9. Sometimes terrible things will happen. Or it will feel like they might happen. Medium-terrible things will happen (not involving an Arquette). Or you may just be in a period of uncertainty. This can happen at any stage of anyone's career or seemingly every Wednesday, and it may manifest in different ways. So be kind to other writers. Be kind to yourself. Remember that all this started with you sitting in front of a blank page and filling it up, and if the worst happens, that's all you need since…
10. If something good happens, you write your way through it. If something bad happens, you write your way out of it. Rules to writer's life by.
Just as you celebrate other people's achievements, celebrate your own. The ones you can control are no less meaningful than the ones you don't. Maybe they're more.
Keep your eyes on your own paper and tell your story, don't judge other people's career choices but do cheer them on when you can, rinse, repeat. Go Team Writers.
And now I am going to look at this beautiful view (well, I arrive Friday and tomorrow is all travel and I still have to put out the stuff for the house and Hem sitter, but):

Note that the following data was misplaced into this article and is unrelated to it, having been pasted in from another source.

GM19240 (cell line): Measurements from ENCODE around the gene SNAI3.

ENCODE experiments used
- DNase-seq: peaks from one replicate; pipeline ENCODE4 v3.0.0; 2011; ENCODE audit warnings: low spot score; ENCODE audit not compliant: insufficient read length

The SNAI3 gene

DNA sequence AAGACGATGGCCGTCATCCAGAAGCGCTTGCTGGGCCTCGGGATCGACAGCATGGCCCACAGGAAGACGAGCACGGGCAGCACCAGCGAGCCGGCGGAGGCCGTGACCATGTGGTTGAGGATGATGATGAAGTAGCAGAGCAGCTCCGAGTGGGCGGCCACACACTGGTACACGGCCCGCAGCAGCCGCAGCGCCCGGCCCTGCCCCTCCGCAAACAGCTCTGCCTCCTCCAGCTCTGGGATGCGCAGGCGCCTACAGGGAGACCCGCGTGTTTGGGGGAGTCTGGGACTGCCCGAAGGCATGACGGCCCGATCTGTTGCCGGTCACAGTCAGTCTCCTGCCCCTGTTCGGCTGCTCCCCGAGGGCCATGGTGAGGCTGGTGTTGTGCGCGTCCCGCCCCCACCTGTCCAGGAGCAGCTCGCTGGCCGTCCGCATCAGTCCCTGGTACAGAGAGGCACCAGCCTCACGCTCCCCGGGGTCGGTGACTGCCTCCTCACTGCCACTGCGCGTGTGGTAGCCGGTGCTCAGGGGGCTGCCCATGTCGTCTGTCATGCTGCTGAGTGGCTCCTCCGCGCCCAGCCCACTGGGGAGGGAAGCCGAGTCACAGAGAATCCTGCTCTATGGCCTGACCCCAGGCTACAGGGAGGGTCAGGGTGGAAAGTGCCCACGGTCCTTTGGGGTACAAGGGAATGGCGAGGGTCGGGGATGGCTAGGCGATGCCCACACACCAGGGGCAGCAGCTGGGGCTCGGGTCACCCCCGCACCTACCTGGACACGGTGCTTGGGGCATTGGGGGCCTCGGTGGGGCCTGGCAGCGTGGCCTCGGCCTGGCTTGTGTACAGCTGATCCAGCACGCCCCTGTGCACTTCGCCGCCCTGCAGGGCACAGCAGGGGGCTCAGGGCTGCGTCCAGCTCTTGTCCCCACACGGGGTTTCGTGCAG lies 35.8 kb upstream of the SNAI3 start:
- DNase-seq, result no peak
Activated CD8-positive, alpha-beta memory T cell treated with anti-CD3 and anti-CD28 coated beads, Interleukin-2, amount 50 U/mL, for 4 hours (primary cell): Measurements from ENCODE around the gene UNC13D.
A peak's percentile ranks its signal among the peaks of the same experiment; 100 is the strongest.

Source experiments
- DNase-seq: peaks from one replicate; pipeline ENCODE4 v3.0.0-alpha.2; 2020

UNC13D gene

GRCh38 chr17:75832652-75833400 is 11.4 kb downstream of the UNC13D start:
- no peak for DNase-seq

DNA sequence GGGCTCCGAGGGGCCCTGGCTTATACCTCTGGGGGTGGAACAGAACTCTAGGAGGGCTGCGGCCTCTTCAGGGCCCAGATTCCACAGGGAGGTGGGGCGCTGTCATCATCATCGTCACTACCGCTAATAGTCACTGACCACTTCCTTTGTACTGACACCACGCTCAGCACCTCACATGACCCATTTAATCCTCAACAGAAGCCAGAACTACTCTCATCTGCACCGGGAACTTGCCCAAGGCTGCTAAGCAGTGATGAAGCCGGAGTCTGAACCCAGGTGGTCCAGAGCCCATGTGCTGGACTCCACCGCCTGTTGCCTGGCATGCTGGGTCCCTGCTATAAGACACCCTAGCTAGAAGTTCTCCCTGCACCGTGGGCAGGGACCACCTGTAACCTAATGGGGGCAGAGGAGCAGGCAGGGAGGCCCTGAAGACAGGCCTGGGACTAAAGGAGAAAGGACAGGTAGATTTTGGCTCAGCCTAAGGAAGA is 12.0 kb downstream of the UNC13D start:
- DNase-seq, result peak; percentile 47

*Thanks again to everyone for all the supportive messages and emails about Strange Chemistry. I'll share any additional news when I have it.
13 thoughts on “Ten Reasons To Keep Your Eyes On Your Own Paper (or, Go Team Writers)”
Good post and on target. In a similar vein, posted about this a week ago:
99% of what Writers are hearing in terms of advice comes from 1% of Authors http://writeitforward.wordpress.com/2014/06/26/99-of-what-writers-are-hearing-in-terms-of-advice-comes-from-1-of-authors/
It is strange seeing how far the term hybrid author has gone from my blog post mentioning it in 2011 when no one was talking about it.
So, so true — writers have to feel empowered to own their personal experience and count it as valid and often what they hear makes that harder, not easier.
Also, geeking out a little over this comment because of how much I lovelove Agnes and the Hitman and Wild Ride (!).
How did you know I needed to read this at exactly this time? Are you secretly observing me? If so, you’re totally forgiven. And thank you.
Very well written article. If you don’t mind I will ref it on my blog about my own writerly misery.
Your hair looks great today.
(Thank you. So glad. <3 )
It is not only writers who can benefit from these ideas – it’s everyone in every line of work! Thanks so much, Gwenda (and second-hand thanks to Scalzi for bringing you and your work to my attention). Have a fantastic time in Portugal!
Well said. Have a great vacation!
Wow. Well done. I want to post it on my wall by my computer.
Thanks so much for dropping by!
I did. And thank you! 🙂
So glad it resonated.
And hopefully the joy too. 🙂
Great advice. I came to this blog by following a link in a comment on some other blog :)But I’m glad i followed it through. As I said, great advice. Comforting and emboldening at the same time.